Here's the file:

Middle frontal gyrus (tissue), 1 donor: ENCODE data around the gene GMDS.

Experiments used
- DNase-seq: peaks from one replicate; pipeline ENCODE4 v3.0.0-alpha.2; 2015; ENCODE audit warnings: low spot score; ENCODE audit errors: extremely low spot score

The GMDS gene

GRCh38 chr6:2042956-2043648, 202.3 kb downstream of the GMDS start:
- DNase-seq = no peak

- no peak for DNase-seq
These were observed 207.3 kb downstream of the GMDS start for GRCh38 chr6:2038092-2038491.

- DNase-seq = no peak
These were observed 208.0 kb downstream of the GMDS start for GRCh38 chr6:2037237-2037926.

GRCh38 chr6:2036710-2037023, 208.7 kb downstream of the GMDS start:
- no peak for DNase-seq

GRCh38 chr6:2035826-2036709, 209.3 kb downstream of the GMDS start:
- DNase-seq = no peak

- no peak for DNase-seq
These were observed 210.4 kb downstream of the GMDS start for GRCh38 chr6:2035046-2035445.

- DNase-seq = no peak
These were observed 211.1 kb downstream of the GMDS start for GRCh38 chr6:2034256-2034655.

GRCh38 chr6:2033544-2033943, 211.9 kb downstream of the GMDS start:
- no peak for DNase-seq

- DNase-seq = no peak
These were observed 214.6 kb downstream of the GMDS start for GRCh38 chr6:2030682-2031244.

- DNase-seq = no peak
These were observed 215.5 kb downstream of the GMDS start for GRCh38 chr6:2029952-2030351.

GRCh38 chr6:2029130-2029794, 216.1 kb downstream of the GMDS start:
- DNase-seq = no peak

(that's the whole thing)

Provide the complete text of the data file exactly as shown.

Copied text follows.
Middle frontal gyrus (tissue), 1 donor: ENCODE data around the gene GMDS.

Experiments used
- DNase-seq: peaks from one replicate; pipeline ENCODE4 v3.0.0-alpha.2; 2015; ENCODE audit warnings: low spot score; ENCODE audit errors: extremely low spot score

The GMDS gene

GRCh38 chr6:2042956-2043648, 202.3 kb downstream of the GMDS start:
- DNase-seq = no peak

- no peak for DNase-seq
These were observed 207.3 kb downstream of the GMDS start for GRCh38 chr6:2038092-2038491.

- DNase-seq = no peak
These were observed 208.0 kb downstream of the GMDS start for GRCh38 chr6:2037237-2037926.

GRCh38 chr6:2036710-2037023, 208.7 kb downstream of the GMDS start:
- no peak for DNase-seq

GRCh38 chr6:2035826-2036709, 209.3 kb downstream of the GMDS start:
- DNase-seq = no peak

- no peak for DNase-seq
These were observed 210.4 kb downstream of the GMDS start for GRCh38 chr6:2035046-2035445.

- DNase-seq = no peak
These were observed 211.1 kb downstream of the GMDS start for GRCh38 chr6:2034256-2034655.

GRCh38 chr6:2033544-2033943, 211.9 kb downstream of the GMDS start:
- no peak for DNase-seq

- DNase-seq = no peak
These were observed 214.6 kb downstream of the GMDS start for GRCh38 chr6:2030682-2031244.

- DNase-seq = no peak
These were observed 215.5 kb downstream of the GMDS start for GRCh38 chr6:2029952-2030351.

GRCh38 chr6:2029130-2029794, 216.1 kb downstream of the GMDS start:
- DNase-seq = no peak